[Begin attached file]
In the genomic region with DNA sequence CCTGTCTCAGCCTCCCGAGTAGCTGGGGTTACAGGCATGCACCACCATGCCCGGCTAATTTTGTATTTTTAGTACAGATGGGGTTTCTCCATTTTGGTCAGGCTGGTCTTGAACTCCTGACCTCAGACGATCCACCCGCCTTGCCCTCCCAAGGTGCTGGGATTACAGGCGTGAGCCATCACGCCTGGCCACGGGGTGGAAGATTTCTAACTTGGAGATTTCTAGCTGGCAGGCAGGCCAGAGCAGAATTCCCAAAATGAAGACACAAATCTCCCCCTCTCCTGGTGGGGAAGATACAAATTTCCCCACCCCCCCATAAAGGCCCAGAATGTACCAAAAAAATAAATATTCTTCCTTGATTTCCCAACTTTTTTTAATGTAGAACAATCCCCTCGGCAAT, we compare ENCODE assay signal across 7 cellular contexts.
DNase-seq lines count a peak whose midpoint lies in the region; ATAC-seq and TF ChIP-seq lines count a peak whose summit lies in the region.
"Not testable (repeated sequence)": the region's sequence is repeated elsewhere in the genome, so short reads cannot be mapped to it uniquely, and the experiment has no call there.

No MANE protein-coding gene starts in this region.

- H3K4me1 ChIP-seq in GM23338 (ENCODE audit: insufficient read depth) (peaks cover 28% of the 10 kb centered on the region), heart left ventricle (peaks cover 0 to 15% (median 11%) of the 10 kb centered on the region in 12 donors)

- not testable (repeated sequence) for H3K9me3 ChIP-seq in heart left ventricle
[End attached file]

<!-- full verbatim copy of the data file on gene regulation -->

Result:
In the genomic region with DNA sequence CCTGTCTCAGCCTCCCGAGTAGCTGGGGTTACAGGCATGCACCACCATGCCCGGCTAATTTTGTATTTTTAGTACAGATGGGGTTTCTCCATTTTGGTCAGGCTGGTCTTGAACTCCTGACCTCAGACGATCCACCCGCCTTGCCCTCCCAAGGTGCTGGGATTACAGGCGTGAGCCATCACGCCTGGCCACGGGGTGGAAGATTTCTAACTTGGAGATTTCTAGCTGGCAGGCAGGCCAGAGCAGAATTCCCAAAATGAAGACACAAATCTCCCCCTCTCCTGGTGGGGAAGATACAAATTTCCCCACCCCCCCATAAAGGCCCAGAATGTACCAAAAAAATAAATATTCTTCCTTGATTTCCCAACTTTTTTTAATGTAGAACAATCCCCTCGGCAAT, we compare ENCODE assay signal across 7 cellular contexts.
DNase-seq lines count a peak whose midpoint lies in the region; ATAC-seq and TF ChIP-seq lines count a peak whose summit lies in the region.
"Not testable (repeated sequence)": the region's sequence is repeated elsewhere in the genome, so short reads cannot be mapped to it uniquely, and the experiment has no call there.

No MANE protein-coding gene starts in this region.

- H3K4me1 ChIP-seq in GM23338 (ENCODE audit: insufficient read depth) (peaks cover 28% of the 10 kb centered on the region), heart left ventricle (peaks cover 0 to 15% (median 11%) of the 10 kb centered on the region in 12 donors)

- not testable (repeated sequence) for H3K9me3 ChIP-seq in heart left ventricle